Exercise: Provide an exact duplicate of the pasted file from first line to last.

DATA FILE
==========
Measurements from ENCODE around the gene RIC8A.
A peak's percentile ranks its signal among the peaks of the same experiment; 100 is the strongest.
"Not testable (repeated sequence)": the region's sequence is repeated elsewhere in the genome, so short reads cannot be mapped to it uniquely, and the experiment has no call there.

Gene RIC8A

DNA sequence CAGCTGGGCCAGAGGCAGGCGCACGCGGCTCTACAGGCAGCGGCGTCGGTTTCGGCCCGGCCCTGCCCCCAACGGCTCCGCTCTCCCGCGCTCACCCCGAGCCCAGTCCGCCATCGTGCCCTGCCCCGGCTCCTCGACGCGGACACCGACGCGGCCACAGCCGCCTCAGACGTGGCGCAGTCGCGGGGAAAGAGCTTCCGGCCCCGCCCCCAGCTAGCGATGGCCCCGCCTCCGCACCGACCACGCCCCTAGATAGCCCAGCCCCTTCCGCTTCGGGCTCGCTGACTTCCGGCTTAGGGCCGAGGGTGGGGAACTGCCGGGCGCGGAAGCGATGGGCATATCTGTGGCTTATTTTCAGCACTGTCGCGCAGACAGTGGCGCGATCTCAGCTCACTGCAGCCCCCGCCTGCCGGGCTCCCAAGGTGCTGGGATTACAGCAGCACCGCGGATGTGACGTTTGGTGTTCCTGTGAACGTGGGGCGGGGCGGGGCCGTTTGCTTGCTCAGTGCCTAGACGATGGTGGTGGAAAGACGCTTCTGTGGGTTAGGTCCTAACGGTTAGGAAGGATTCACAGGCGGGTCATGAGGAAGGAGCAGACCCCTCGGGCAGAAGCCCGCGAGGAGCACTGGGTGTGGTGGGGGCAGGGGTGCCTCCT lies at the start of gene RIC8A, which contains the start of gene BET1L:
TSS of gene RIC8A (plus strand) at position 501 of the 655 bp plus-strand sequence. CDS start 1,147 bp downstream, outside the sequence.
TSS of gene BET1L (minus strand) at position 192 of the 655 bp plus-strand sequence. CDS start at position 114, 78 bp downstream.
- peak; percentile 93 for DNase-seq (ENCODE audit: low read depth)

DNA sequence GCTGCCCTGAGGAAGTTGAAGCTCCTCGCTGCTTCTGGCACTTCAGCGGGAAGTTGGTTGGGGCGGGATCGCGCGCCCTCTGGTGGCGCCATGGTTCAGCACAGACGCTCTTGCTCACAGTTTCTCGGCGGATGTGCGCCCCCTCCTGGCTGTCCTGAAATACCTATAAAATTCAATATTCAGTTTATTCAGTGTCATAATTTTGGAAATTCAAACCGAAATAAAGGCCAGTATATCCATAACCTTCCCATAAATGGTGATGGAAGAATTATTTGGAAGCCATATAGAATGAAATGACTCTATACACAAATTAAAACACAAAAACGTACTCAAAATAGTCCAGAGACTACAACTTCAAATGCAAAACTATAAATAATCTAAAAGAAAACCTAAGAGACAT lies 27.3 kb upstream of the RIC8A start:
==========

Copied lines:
Measurements from ENCODE around the gene RIC8A.
A peak's percentile ranks its signal among the peaks of the same experiment; 100 is the strongest.
"Not testable (repeated sequence)": the region's sequence is repeated elsewhere in the genome, so short reads cannot be mapped to it uniquely, and the experiment has no call there.

Gene RIC8A

DNA sequence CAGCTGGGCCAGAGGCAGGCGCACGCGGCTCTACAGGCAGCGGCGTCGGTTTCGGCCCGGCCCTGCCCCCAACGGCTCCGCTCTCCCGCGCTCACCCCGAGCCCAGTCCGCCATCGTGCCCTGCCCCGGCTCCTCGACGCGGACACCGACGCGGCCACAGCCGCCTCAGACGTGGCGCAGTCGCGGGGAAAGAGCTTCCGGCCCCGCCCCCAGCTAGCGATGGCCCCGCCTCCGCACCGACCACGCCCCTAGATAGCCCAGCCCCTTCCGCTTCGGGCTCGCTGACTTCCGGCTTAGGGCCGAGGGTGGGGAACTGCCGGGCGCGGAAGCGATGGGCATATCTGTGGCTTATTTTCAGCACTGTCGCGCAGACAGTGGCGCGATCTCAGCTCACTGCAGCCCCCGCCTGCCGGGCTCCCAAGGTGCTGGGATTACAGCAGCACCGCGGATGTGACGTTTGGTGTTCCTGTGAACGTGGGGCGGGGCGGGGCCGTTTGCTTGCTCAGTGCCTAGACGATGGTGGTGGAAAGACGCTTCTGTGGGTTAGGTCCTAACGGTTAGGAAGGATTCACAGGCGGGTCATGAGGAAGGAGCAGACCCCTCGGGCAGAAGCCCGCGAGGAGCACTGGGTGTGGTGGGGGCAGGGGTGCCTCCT lies at the start of gene RIC8A, which contains the start of gene BET1L:
TSS of gene RIC8A (plus strand) at position 501 of the 655 bp plus-strand sequence. CDS start 1,147 bp downstream, outside the sequence.
TSS of gene BET1L (minus strand) at position 192 of the 655 bp plus-strand sequence. CDS start at position 114, 78 bp downstream.
- peak; percentile 93 for DNase-seq (ENCODE audit: low read depth)

DNA sequence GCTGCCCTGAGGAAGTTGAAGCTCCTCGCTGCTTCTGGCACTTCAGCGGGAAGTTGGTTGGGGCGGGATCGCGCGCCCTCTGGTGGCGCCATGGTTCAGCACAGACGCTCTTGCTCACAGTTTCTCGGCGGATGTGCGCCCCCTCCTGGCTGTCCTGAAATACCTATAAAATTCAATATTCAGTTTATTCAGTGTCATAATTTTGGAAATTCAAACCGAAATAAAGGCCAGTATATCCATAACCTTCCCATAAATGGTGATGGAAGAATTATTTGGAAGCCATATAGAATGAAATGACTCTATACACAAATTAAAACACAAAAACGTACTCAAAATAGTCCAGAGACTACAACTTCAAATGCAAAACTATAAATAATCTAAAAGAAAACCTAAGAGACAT lies 27.3 kb upstream of the RIC8A start: